How to forge ties with post-Brexit Europe?
Former European Commissioner Frits Bolkestein once said Turkey was too big, too poor and too different to become a full member of the European Union.
Indeed, the opponents of Turkey’s EU membership have always come up with plenty of arguments to undermine the process. Some claimed that Turkey was geographically more Middle Eastern than European, some focused on the income disparity and the army of unqualified poor workers waiting to invade Europe’s job market, while others stood against Turkey’s membership simply because it is Muslim.
Turkey has indeed lost its appetite for reforms and moved further away from the Copenhagen criteria since it started accession negotiations in 2005. Yet, looking back over the years, the blunt statements of European leaders mocking Turkey’s accession ideal were of little help either. The same goes for the EU decision to accept Greek Cyprus as a member in 2004 despite the lack of a settlement on Cyprus. Ultimately, the decisions fueled suspicions among Turks that there was no place for Turkey in the EU – even if it fulfilled all the requirements one day – since the EU was a Christian club and would remain so.
The long-stalled negotiations between Ankara and Brussels were reinvigorated last November as a result of the contentious refugee deal. Under a May agreement, the EU agreed to provide financial aid for refugees in Turkey, liberalize visas for Turkish citizens and revive Turkey’s EU accession process in return for Turkish moves to limit the number of asylum seekers coming to Europe.
But in reality, the domestic political contexts in both Europe and Turkey are not conducive to Turkey’s EU membership.
Given the rise of populist, anti-immigration and anti-Islam movements in Europe, the issue of enlargement no longer seems to be on the EU’s agenda.
Regulations which were put into force under the state of emergency declared after the failed coup of July 15 have drawn criticisms from the EU, and the visa deal was subsequently postponed until the end of the year.
Today, Turkey’s accession negotiations have turned into a blame game on both sides. A number of crucial accession chapters are blocked by Greek Cyprus’ veto, and Europe is also dragging its feet because Turkey does not meet EU standards on democracy and the rule of law. In contrast, Ankara argues that the opening of new chapters would provide an impetus to improve democratic standards in the country.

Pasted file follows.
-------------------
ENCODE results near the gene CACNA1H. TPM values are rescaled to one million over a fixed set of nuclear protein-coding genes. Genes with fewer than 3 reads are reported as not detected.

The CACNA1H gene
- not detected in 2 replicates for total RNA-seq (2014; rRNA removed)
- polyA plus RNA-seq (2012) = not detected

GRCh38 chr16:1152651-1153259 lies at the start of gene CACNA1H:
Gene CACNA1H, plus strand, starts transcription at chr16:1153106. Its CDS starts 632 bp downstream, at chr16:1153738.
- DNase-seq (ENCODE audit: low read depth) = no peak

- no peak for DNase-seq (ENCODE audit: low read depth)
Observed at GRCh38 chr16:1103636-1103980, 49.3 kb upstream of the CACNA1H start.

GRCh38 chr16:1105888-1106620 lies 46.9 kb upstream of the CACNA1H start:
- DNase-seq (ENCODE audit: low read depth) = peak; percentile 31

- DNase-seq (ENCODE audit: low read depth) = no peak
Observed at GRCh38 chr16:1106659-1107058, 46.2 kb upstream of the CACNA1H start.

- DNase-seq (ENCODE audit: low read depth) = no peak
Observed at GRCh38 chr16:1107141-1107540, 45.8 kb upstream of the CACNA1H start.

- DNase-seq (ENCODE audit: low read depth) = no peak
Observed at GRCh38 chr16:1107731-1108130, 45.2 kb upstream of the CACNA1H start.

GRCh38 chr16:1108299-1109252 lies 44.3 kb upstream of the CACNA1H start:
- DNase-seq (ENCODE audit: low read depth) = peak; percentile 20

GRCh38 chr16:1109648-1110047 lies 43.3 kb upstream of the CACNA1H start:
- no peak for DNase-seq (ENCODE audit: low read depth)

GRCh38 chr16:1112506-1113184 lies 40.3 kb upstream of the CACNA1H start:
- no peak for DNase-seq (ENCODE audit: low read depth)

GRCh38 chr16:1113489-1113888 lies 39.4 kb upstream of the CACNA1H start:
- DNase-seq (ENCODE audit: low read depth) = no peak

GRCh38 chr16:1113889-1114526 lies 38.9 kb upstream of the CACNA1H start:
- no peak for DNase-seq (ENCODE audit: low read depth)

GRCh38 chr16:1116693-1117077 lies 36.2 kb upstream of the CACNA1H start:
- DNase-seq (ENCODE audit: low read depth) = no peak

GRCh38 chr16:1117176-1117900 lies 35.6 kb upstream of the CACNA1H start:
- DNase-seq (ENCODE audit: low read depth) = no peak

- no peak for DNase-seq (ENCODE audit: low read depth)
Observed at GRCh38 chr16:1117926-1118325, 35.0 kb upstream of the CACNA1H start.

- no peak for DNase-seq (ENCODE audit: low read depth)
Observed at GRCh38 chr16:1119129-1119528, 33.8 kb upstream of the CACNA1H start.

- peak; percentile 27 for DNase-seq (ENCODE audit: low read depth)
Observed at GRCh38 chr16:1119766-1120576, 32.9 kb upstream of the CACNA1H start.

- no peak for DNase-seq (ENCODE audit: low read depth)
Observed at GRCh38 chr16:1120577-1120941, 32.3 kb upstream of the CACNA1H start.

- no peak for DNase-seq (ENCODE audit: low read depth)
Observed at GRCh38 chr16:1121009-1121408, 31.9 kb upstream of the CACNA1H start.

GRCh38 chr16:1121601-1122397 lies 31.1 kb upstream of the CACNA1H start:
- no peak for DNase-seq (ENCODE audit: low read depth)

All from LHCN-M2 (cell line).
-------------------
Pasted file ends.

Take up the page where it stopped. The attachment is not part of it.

Faced with such a stalemate, is there a way to define a new relationship between Turkey and the EU? This was one of the hot topics discussed at the latest Turkish Industry and Business Association (TÜSİAD) Foreign Policy Forum panel last week. Sinan Ülgen, chairman of the Center for Economics and Foreign Policy Studies (EDAM) and a visiting scholar of the Carnegie Endowment for International Peace, reflected on the current state of EU-Turkey ties from a historical perspective, presenting an alternative strategy to end this vicious circle.
Ülgen considered Brexit a window of opportunity to build a new narrative between Ankara and Brussels. “Even though Britain wants to exit Europe, it wants to maintain full access to the single market. This is going to push Europe toward a direction that it had resisted before. Whatever model the U.K is going to negotiate with the EU may actually be a blueprint for our relations.”
For Ülgen, Turkish-EU ties would be highly transactional and based on mutual benefit rather than a convergence of values. “The membership process was designed to drive a convergence of values. But the new framework will miss this important component,” said Ülgen.
Certainly there are questions to be raised. Is it possible to defend such a framework at the domestic level, given that negotiations will no longer have any transformative power over Turkey?
Ülgen gave the refugee deal as a perfect example of such transactional understanding already taking shape.
But how is that any different than German Chancellor Angela Merkel’s infamous offer of “privileged partnership” in 2004? Ülgen asserted that the privileged partnership was an ambiguous concept. What he proposed instead is a complementary framework based on economic integration without abandoning an ultimate accession target.
“Accession dynamics have lost their credibility to the extent that they generate acrimony and hostile feelings on both sides. We cannot build a constructive relationship on that basis anymore, unfortunately. When the political environment both in Turkey and Europe changes in our favor, we can reinvigorate accession.”
Sounds like a realistic and constructive antidote to political naïveté.